Capernaum

 

CapI recently went to see Capernaum at Picturehouse Central. When we left, my friend commented, “that was heavy.” And it was, heavy in a way that felt difficult to process immediately, beyond that familiar discomfort of watching a film like this as entertainment, as people around us ate popcorn and checked their phones.

During the opening scenes we see children running through narrow alleyways playing with pretend guns, an echo of many other similar opening scenes, including Nabil Ayouch’s Horses of God (2012), which also has a cast of largely non-actors playing their own lives, young people growing up in a slum, struggling against insurmountable circumstances they had no hand in creating. There are the same scenes of chaotic hopelessness here, and so the same concerns about how far a film like this can escape a touristic tour through the suffering of the poor and the paperless. In this case however, there is a more individual focus, drawing the audience into the claustrophobic world of the slum through the eyes of the child protagonist, Zain, which gives it more of an Oliver Twist feel, but also demands that you do more than feel sorry for the character.

There has been some commentary on the anti-natality of this film, given the symbolic trial scene shown in the trailer in which Zain attempts to sue his parents for giving him life. This somewhat contrived frame however falls away quickly and is almost forgotten as we follow Zain’s efforts to survive the harsh conditions that are all he has known, until he eventually flees his abusive parents.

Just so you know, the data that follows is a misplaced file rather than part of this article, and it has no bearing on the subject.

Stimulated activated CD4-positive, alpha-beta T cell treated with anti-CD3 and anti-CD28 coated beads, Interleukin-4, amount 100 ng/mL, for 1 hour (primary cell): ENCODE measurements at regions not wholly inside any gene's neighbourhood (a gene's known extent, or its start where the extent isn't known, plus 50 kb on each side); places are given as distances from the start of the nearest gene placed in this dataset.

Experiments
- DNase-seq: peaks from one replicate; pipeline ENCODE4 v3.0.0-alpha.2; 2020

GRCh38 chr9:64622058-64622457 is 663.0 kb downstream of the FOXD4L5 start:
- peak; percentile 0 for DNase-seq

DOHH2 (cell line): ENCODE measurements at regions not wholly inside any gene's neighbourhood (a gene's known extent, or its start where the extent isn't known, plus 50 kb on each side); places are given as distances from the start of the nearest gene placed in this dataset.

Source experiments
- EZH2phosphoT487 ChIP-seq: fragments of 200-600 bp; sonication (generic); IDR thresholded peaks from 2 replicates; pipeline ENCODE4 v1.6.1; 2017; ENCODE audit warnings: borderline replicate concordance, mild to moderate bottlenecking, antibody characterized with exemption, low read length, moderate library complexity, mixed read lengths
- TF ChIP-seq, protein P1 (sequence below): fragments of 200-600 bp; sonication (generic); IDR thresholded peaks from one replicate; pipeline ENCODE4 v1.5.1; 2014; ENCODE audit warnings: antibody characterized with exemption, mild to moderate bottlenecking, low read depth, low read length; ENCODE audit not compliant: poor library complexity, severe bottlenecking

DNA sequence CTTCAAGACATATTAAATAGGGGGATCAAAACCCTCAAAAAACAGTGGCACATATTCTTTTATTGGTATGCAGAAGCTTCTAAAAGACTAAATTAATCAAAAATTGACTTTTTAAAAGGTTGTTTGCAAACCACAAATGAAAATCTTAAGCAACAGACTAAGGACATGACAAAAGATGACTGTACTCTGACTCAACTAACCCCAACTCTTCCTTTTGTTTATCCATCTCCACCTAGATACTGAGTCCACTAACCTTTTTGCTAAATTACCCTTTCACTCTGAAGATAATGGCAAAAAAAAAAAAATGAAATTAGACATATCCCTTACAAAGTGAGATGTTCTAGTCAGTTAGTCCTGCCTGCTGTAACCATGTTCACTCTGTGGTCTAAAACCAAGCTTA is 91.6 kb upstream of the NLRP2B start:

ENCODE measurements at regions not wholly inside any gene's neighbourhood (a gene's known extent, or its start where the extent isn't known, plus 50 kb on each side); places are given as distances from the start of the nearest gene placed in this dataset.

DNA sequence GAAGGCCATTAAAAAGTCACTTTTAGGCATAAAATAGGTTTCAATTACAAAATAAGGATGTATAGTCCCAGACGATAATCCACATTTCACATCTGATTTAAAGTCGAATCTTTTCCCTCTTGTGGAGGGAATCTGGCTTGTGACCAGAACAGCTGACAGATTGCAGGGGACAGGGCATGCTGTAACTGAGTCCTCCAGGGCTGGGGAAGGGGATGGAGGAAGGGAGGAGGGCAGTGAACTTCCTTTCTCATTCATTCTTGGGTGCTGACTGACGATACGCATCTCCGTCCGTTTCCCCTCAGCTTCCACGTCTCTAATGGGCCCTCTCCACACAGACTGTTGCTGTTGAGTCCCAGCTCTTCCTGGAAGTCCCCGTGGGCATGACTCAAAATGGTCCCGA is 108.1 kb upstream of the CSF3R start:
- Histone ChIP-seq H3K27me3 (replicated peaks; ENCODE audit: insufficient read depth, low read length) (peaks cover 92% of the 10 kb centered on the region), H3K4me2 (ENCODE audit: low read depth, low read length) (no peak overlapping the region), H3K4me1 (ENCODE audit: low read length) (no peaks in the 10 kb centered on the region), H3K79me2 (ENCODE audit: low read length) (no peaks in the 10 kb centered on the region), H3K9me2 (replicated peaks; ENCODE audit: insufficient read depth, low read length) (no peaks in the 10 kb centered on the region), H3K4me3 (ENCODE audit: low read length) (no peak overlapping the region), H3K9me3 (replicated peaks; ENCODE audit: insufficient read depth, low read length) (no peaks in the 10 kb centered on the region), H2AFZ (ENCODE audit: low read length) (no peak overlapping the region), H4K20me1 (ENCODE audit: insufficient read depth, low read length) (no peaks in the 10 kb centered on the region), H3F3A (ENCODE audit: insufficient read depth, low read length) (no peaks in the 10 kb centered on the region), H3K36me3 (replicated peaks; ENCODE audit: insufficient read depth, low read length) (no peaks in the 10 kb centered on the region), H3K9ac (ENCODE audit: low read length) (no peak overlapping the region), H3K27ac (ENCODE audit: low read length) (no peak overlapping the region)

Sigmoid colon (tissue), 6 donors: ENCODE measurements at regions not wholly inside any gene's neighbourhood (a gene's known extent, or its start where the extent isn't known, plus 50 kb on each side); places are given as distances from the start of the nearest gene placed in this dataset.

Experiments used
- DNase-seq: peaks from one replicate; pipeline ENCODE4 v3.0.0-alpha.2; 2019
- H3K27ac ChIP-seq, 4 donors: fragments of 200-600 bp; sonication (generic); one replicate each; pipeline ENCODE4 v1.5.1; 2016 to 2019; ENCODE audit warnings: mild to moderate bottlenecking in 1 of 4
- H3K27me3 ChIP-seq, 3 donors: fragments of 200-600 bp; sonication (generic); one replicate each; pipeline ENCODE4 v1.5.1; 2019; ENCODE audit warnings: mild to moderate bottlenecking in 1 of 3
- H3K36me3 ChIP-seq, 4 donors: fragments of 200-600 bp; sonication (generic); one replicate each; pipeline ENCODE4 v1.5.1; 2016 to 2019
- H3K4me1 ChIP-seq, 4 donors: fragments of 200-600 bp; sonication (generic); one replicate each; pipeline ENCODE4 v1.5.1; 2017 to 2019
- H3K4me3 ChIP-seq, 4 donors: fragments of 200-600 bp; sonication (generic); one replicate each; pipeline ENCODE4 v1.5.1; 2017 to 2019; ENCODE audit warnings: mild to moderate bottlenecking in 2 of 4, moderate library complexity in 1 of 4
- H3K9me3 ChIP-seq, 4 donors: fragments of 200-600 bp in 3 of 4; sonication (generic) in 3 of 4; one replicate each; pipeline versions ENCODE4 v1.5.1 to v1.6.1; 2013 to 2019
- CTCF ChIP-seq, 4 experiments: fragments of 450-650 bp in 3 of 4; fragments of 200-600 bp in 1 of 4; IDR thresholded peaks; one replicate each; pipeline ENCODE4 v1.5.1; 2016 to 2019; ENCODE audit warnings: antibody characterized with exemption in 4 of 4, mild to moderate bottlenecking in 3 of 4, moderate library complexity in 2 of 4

Zain’s parents were perhaps the most confusing aspect of this film — they are given scenes where they are keen to justify their actions and express a genuine love for their children, an avenue that could perhaps have been explored in more complex ways, if not for the repeated lingering scenes of their foul-mouthed and sometimes inexplicable violence towards their children, used as a driver for the action.

The primary emotion Zain expresses throughout the film is a contradictory angry stoicism, both determined to survive and enraged at the injustice of life, in particular following his  developing relationship with Rahil and Yonas, and Rahil’s disappearance. But that is not to say the film is entirely soul-crushing.  If we take the anti-natality of the trial scenes at face value, this bleak vision of lives not worth living is at least complicated by the scenes which linger on the bond between mother and child, and on the love that can be created in found families if not in biological ones. It is the growing bond between the three that is at the heart of this film.

Sometimes it is too easy to speak of how cinema as “the empathy machine” humanises the dehumanised, the lives that are less valued and less grievable. That has always been an uncomfortable formulation. Watching this film is a reminder that we need rather to humanise ourselves, to confront our own desensitisation.

 

 

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